The hot gas in each cluster was slowed by a drag force, similar to air resistance, during the collision. In contrast, the dark matter was not slowed by the impact because it does not interact directly with itself or the gas except through gravity. Therefore, during the collision the dark matter clumps from the two clusters moved ahead of the hot gas, producing the separation of the dark and normal matter seen in the image. If hot gas was the most massive component in the clusters, as proposed by alternative theories of gravity, such an effect would not be seen. Instead, this result shows that dark matter is required.
A gravitational lens is a distribution of matter (such as a cluster of galaxies) between a distant light source and an observer, that is capable of bending the light from the source as the light travels towards the observer. This effect is known as gravitational lensing, and the amount of bending is one of the predictions of Albert Einstein’s general theory of relativity. (Classical physics also predicts the bending of light, but only half of that predicted by general relativity.
Observations of other galaxy cluster collisions, such as MACS J0025.4-1222, similarly support the existence of dark matter.
The major components of the cluster pair—stars, gas and the putative dark matter—behave differently during collision, allowing them to be studied separately.
So, the bullet cluster is two galaxies that collided and the dark matter, because it doesn’t interact, has just passed through, whereas the other material has got caught up in interactions with each other getting stuck in the middle of the cluster
So, physicists haven’t just imagined dark matter because there is a lot of evidence that it, or something like it, exists. They just need to find out what it is.
Secondly, why do the scientists need to work underground to look for dark matter? Dark matter is weakly interacting and interacts with the weak force. It means it doesn’t interact with anything very much at all.
As scientists understand dark matter, they think it should be everywhere in our galaxy. A kind of a diffuse sphere of it all the way around the Milky Way. There are absolutely masses of it flowing about all the time. Always. So why aren’t we being bombarded with it all the time. Well, we might be, but we don’t notice it because it has a very small chance of actually interacting with anything.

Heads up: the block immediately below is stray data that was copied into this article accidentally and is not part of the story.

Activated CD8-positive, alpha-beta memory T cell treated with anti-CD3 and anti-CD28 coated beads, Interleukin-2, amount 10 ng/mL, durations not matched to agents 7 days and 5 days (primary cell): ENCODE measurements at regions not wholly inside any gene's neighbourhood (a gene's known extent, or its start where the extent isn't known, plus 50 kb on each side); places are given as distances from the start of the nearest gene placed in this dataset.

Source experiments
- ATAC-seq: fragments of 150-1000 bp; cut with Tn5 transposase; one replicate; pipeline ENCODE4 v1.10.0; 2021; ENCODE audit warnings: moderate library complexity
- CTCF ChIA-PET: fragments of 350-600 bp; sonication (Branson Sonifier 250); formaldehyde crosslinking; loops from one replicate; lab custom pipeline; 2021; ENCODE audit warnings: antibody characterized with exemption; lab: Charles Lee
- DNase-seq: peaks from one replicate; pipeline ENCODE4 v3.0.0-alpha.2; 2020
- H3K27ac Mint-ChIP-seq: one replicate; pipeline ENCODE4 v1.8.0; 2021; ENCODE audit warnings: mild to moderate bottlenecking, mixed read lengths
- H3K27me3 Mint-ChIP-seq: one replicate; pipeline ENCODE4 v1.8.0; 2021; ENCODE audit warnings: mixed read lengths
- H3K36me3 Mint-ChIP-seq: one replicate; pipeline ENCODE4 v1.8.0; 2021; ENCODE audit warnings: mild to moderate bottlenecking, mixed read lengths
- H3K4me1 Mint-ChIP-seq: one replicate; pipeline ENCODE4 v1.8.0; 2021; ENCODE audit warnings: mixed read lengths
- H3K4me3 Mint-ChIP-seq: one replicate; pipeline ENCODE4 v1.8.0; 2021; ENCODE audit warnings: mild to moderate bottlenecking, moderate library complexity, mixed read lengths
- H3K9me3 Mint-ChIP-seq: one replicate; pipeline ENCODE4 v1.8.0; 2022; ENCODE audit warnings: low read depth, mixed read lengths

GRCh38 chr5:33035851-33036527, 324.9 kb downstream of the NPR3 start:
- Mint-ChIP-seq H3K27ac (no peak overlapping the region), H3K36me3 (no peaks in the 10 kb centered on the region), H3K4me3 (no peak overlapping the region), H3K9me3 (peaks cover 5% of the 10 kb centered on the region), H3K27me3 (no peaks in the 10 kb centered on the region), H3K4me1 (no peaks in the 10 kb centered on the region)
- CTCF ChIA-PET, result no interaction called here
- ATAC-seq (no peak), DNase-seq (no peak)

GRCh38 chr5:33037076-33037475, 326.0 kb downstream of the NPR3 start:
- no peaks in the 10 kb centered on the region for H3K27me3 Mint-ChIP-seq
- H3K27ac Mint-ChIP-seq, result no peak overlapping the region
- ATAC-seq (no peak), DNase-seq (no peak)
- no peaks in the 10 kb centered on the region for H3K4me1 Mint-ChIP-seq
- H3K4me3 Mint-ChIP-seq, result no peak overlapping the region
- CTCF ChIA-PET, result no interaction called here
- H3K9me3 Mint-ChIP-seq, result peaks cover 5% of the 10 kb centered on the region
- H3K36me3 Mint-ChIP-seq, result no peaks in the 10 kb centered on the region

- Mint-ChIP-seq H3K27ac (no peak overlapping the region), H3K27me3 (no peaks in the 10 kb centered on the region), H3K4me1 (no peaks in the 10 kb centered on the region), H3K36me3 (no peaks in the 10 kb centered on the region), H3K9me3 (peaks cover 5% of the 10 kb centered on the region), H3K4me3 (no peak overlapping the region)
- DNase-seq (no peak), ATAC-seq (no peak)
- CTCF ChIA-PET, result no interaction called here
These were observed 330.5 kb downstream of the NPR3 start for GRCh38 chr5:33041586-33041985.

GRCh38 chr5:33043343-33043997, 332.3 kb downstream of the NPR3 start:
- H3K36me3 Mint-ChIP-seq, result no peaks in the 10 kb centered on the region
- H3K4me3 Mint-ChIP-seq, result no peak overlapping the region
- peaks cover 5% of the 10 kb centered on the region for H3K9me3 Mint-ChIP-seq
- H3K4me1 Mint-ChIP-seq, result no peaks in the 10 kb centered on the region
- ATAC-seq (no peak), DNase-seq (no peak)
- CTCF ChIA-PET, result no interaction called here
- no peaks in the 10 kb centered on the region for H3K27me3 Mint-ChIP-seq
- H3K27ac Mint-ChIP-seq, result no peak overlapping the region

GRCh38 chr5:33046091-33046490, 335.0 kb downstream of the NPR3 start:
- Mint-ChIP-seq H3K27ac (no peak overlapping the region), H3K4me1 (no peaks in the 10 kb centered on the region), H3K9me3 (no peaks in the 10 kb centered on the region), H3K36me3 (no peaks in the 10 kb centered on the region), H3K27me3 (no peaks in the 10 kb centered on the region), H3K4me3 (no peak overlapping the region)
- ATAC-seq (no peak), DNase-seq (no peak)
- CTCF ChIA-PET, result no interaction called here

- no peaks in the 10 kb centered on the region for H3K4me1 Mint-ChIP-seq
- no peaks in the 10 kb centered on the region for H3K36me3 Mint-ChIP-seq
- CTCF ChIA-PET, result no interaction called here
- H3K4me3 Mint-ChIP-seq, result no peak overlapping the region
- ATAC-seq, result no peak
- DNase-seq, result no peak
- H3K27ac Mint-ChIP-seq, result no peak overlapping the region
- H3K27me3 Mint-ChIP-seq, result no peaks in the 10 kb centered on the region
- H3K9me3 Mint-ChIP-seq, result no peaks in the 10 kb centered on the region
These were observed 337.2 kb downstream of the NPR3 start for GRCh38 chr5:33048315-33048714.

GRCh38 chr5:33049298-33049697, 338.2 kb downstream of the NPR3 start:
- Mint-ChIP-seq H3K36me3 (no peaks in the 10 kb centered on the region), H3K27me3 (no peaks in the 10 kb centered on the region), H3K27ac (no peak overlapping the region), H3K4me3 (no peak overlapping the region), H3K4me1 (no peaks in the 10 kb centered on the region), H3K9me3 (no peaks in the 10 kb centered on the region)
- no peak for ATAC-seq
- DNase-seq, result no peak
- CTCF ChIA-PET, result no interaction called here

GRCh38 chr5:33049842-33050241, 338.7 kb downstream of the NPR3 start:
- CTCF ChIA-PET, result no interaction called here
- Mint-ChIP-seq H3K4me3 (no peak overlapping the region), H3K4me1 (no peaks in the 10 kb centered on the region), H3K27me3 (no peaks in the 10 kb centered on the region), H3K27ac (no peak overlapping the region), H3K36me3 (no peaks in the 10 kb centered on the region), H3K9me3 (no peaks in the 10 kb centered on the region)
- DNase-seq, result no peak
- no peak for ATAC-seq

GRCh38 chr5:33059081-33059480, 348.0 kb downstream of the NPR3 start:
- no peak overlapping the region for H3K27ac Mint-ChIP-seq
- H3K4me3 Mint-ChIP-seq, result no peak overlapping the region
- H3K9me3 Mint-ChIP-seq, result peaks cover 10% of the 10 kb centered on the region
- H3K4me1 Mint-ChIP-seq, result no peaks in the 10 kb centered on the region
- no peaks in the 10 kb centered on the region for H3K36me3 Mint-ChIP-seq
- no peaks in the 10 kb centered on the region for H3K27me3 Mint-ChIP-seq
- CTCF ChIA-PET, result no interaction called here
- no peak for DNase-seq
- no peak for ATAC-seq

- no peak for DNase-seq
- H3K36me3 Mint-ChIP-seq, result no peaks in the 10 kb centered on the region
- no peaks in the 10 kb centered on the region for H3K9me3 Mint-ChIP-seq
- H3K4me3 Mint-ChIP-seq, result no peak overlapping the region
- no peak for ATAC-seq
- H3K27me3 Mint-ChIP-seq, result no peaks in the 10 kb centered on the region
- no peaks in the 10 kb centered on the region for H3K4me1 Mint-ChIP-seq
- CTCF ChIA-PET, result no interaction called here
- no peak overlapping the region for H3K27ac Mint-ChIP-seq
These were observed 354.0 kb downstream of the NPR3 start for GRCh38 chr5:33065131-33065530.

The Milky Way is the galaxy that contains our Solar System, with the name describing the galaxy’s appearance from Earth: a hazy band of light seen in the night sky formed from stars that cannot be individually distinguished by the naked eye.
So, if scientists want to actually detect something that doesn’t interact with much, they need a very, very sensitive detector. However, putting it on the surface of the Earth means it is going to be affected by absolutely everything bombarding the Earth, such as cosmic rays.
Cosmic rays are high-energy protons and atomic nuclei which move through space at nearly the speed of light. They originate from the sun, from outside of the solar system, and from distant galaxies.
We are bombarded by cosmic rays constantly and they are not harmful to life. We’ve evolved to deal with them and millions of them are passing through our bodies all the time. We don’t feel them but a very sensitive detector would because it’s designed in such a way to react to tiny particles, because that’s what they’re looking for.
So, what scientists investigating dark matter want to do is essentially eliminate all the background radiation, like cosmic rays and man-made sources such as the radioactive materials used in hospitals for scans. Even bananas contain a small amount of radiation.
A very easy way to eliminate all the background radiation that bombards the surface of the Earth is to go a kilometre underground where a kilometre of rock does a fantastic job at absorbing the radiation for you.